(pictures gathered from Wikipedia)
Monday, June 16, 2008
Saturday, June 14, 2008
What is one of your favorite attributes of God, and why?As individuals we all have unique qualities. It would make sense then that for each of us our FAVORITE attribute of God would be different. Some attributes to ponder would include:
If you are joining us today to CHAT, please leave your link so that others can join in the conversation! Go to http://www.internetcafedevotions.com/.
I chose God's HOLINESS. I'm in constant awe of His HOLINESS! Exodus 15:11 speaks of Moses and the sons of Israel giving much praise to God, who, in this passage tolerates no rivals among other Gods, and so defeated all the Gods of Egypt and their worshipers. He proved his faithfulnes, power, and holiness to the people. God's holiness should keep us from putting Him second, third, fourth, or somewhere besides number one in our lives as well. If we worship anything or anyone besides Him, we have sinned against a HOLY (sinless) God.
In Psalm 93:5 (author anonymous), the NLT version says "Your royal decrees cannot be changed. The nature of your reign, O Lord, is holiness forever." What God says (His statutes, His directives, His commands) cannot be changed. They are good and will last throughout the ages. God's nature, the way He rules even, is HOLY! He is Holy in His ways and in what He says. He cannot be wrong or make a mistake. Isn't that sweet assurance? We can trust His every Word. Holy is the Lord God Almighty!
In 1 Thessalonians 3:11-13, Paul admonishes them to increase and continue in love toward one another so that the Lord can establish (or set and strengthen) their hearts without blame (because we know that only Jesus can present us without blame) in holiness (the basic idea of holiness here is "set apart for God.") at the coming of the Lord. Oh, how I want to be presented HOLY (blameless, without spot or wrinkle) at the coming of the Lord!! I know in my own strength and power, this could never be, therefore I present myself to a Holy God so that He can do what only He can do.
I could go on and on about God's purity and HOLINESS, but there would never be enough room or time. He is righteous and just. He is worthy to be praised. He is worthy of all honor and glory. God is HOLY!!! No other false God, in our time, or times before, can claim all of the attributes and possess the total and complete holiness that our one and only true God does. Aren't you glad He chose you and you chose Him?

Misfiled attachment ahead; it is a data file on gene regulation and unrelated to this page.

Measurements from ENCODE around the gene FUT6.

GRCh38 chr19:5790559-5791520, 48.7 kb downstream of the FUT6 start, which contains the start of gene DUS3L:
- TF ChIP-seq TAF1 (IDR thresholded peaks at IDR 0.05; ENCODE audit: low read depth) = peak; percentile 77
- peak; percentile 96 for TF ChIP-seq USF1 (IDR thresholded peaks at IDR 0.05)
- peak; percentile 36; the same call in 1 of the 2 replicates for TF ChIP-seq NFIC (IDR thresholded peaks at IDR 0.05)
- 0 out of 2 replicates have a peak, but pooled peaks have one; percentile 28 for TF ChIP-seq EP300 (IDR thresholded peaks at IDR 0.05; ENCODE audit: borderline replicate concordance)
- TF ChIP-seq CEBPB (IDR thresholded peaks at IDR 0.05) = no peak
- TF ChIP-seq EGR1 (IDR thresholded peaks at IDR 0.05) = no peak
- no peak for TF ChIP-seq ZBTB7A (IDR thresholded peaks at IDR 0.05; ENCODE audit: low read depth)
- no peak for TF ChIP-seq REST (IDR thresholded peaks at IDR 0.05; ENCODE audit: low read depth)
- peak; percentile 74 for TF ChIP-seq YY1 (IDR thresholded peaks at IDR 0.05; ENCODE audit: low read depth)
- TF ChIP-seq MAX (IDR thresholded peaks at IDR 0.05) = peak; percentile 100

Friday, June 13, 2008
50% of you said that you would buy something you wanted, no matter the cost, and the other 50% said that you would only buy something if it were on sale. Me, I'm a sale kinda girl and rarely, if ever, buy anything full price. It's just my way, and I've got my reasons, but I asked, and you guys answered honestly. Thank you. And now, there will be a new poll up for the week. Just scroll down to the bottom of this blog page, and participate in the new poll with a whole new question. Thank you for participating. It's always fun to see the responses.
Betty said you'd better butter those babies before I become bitter over Buster betting that Bobby could eat them before me, Betty, who believes that beautiful, hot, buttered corn is better than butter pecan bites in blustery Buffalo.
Don't ask me where this story came from in my head or why this form of poetry popped up, but I just attribute it to the fact that once I saw this picture, I just lost my mind!
Wednesday, June 11, 2008
No seriously, it could be this, and Tina Turner probably doesn't know it either. You'd better read on then. She, we, and others may find this little bit of information interesting.
Colors were spoken of in the Bible in connection with literal things, and they also had symbolic meanings. From my studies, the KJV speaks of many more colors than any other version, but all versions make reference to the more popular ones we're used to hearing about, like crimson, black, red, etc. So, what does mentioning the colors of the Bible have to do with wisdom? Well, the more you know and are able to see and understand God's Word clearer (how and why the Bible made reference to certain things in the culture and times that it did), the wiser you are, the more you take that new found wisdom and ask God what it has to do with you or how you can apply any truths or facts you've found to your life. Sounds like a plan to me.
First, I'll make you a list of the colors that the KJV mentions (My only question to this was, "why does the KJV mention more colors or translate over more colors than other versions?" The answer to that is long and would require a whole other post). This longer list will include all of the colors that other versions mention. Then, I'll try and give you a brief summary of what the colors were literally describing and what their symbolic meaning has come to be known as today. The symbolic meanings are either alluded to in the Bible or have just come to be known as such over the years.
In addition there are indefinite words indicating mixtures of light and dark:
(a) grisled (grizzled),
(b) ringstraked (ringstreaked),
(The above list was found on www.searchinggodsword.org)
I forgot the color amber on the above list. It is only mentioned in the KJV in Ezekiel. The Hebrew word for the color amber is Chashmal, meaning glowing metal (NAS) or a shining substance. It is used to describe God's glory and His presence. Symbolically, it is associated with fire and God's judgement in other books.
Bay is the same as red.
Black, as you may well know, is associated with sin, disease, death, famine, and sorrow, passion, mourning, and skin color. It was also used to describe healthy or youthful hair in Leviticus, Song of Solomon, and Matthew. Sym., it can mean judgement.
Blue was used to describe hangings, holy coverings, embroidery, the Lord's commandments in Numbers 15, palace adornments, and royal apparel, and wealth and the corruptions thereof. Sym., it meant heavenly, holy service, and chastening.